Category Archives: Announcements

Centre for Catholic Studies

Distance Learning programme in Catholic Theology: The Centre for Catholic Studies (CCS) at Durham University is offering a fully online Distance Learning programme in Catholic Theology. The programme is designed so that participants can work through material at their own pace, studying equally well in any time zone and in many different life situations, alongside work, ministry, family or caring obligations.  Participants can study for an MA, a Postgraduate Diploma, a Postgraduate Certificate, or opt to complete a single module: ‘Catholic Theology: A Preliminary Tour’. Full details can be found at Distance Learning – Durham University  The CCS is offering bursaries towards tuition fees for 2024-25 – CCS Bursary for Distance Learning 2024-25 – Durham University  The deadline for applications has recently been extended to 7 July 2024. Please contact Theresa Phillips, CCS Manager, if you have any questions about this opportunity – theresa.phillips@durham.ac.uk

You are Peter…

Today we celebrate Peter and Paul, the two great apostles and leaders of the early Church. Peter was a fisherman, Paul was an educated rabbi. Peter was one of the first disciples called by Jesus; Paul only came to know the Lord after his dramatic experience of conversion on the road to Damascus. For both Peter and Paul, life changed forever after they came to know Jesus. Peter became the leader of the Church, while Paul was the great missionary and preacher who spread the Gospel of Christ all over the world. Each of them would, in the end, give his life for Christ.

Today’s feast shows us that the Lord chooses imperfect people as disciples. Peter was hotheaded and impulsive; in today’s Gospel we see him recognise Jesus as Christ and Son of God, but when Jesus was arrested, Peter denied even knowing him. Paul was a determined persecutor of the Christians until he became an equally determined preacher for Christ. It was God who gave them the gift of faith and the courage to witness to the Good News. God calls us and he will change our lives, too, if we trust in him.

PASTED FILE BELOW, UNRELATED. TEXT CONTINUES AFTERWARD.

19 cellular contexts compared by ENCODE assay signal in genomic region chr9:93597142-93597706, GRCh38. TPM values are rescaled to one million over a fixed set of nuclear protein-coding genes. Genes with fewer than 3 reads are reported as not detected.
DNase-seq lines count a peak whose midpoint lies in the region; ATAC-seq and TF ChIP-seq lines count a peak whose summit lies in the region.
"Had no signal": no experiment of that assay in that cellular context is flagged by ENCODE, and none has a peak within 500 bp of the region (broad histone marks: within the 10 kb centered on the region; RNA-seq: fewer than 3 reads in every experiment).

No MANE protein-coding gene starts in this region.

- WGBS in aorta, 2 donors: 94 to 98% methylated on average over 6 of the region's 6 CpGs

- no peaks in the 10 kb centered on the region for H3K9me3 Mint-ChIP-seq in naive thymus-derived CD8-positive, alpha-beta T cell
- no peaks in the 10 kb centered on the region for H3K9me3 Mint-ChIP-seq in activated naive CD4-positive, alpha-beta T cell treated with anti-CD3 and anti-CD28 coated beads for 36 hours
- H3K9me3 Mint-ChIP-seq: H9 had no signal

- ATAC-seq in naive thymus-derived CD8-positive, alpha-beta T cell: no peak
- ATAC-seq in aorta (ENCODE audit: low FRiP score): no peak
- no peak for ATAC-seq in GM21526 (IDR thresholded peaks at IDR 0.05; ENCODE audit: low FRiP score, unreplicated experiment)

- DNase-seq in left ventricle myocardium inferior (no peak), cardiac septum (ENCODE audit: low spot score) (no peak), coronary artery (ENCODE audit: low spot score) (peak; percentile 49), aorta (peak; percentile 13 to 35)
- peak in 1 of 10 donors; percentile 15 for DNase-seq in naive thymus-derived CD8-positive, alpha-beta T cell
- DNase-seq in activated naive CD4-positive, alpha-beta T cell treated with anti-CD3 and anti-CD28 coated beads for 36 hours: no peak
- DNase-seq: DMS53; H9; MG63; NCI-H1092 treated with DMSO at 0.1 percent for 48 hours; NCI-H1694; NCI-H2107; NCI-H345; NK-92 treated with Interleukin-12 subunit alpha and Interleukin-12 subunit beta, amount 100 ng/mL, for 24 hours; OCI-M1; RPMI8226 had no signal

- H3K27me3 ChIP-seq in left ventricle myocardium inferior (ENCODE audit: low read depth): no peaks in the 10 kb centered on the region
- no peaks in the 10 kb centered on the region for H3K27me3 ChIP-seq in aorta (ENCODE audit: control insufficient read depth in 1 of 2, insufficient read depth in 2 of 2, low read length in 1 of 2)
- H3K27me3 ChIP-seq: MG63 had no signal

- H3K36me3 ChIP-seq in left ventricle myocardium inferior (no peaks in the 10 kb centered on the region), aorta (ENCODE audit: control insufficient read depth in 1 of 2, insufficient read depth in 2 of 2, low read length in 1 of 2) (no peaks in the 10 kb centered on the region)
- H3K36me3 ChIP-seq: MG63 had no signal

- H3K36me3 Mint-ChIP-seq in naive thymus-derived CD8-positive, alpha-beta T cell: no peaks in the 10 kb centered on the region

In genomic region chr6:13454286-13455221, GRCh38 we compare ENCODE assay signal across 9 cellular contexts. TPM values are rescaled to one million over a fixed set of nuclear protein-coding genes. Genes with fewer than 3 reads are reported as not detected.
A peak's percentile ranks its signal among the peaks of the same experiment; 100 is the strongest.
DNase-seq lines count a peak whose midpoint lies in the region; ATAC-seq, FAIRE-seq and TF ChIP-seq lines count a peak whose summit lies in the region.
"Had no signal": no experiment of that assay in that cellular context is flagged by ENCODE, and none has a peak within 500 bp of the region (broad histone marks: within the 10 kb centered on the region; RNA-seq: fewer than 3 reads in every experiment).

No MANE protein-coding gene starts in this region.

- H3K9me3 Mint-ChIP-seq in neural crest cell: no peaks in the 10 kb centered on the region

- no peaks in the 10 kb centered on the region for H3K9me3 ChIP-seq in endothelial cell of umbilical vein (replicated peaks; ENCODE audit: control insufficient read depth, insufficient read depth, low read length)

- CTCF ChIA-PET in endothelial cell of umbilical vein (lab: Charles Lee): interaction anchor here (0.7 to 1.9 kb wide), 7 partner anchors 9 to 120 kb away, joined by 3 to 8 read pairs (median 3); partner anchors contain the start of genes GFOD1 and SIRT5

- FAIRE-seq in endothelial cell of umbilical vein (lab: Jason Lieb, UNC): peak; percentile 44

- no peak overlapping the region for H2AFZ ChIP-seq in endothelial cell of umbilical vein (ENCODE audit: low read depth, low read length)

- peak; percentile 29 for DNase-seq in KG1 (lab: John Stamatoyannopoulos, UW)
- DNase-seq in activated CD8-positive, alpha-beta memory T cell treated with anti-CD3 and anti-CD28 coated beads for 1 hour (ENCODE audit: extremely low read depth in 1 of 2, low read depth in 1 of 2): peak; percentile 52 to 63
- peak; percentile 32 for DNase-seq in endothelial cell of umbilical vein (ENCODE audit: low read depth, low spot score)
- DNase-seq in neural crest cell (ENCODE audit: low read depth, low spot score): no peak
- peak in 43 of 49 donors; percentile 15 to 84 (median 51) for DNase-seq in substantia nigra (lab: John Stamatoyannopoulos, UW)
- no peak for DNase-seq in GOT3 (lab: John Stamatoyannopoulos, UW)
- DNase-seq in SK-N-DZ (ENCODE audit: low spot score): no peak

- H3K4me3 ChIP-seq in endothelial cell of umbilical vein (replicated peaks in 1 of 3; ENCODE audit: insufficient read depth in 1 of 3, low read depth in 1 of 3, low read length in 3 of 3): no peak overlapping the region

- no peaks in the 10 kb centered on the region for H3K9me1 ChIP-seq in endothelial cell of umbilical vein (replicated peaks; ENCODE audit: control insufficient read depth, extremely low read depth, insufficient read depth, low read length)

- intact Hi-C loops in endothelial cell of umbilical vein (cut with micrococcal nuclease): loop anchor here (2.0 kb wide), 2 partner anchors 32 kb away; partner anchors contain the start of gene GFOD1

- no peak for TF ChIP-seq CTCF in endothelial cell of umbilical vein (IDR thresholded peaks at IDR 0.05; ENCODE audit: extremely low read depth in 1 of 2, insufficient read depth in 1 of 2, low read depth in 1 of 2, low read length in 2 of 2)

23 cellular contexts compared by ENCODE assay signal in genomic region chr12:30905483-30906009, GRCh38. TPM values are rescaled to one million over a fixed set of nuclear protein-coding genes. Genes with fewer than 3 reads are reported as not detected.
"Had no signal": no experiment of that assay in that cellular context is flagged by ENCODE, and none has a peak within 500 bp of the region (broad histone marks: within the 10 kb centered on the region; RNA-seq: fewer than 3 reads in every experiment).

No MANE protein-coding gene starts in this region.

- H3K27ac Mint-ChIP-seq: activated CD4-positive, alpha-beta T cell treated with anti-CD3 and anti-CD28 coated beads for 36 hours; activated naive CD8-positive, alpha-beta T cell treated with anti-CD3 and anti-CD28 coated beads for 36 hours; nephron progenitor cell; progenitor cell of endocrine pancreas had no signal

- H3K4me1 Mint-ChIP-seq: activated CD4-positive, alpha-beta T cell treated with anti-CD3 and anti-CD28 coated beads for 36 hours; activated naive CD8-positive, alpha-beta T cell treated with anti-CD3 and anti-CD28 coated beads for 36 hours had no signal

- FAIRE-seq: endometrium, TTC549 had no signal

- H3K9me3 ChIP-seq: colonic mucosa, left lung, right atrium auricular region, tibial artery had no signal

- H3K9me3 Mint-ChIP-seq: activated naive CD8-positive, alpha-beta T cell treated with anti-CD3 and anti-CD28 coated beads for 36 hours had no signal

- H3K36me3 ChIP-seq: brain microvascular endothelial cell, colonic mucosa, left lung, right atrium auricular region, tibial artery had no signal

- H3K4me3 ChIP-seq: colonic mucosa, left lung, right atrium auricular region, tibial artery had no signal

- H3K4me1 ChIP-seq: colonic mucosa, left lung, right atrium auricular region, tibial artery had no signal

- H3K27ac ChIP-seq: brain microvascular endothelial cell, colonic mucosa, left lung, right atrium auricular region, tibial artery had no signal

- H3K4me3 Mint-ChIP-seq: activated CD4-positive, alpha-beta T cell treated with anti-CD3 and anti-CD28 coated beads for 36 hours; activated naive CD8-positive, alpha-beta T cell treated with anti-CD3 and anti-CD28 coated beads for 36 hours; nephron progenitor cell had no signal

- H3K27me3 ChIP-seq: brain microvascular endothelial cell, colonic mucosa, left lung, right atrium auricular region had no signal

‘Even the wind and the sea obey him’

Every sailor learns to respect the power of the sea. A storm can blow up suddenly and without warning. Even an experienced seafarer will feel afraid when they are faced with a gale-force wind and crashing waves. That’s what happens in today’s Gospel. Jesus is in the boat with his disciples, on the Sea of Galilee, when suddenly a gale and rough seas threaten to swamp them. The disciples are afraid for their lives, but Jesus is calmly asleep. When they wake him, he calms the sea at once and tells his disciples off for not having faith.

Jesus’ disciples were shocked. They knew very well that only God has power over the forces of nature and now it seemed that the power was in Jesus’ hands. ‘Even the wind and the sea obey him,’ the disciples said. They were slowly beginning to recognise Jesus as the Son of God.

When we face the storms of life, we might ask the same question the disciples put to Jesus: ‘Master, do you not care?’ But Jesus does care. He is in the boat with us and he has the power to calm the storms. He asks us to have faith in him and not be afraid.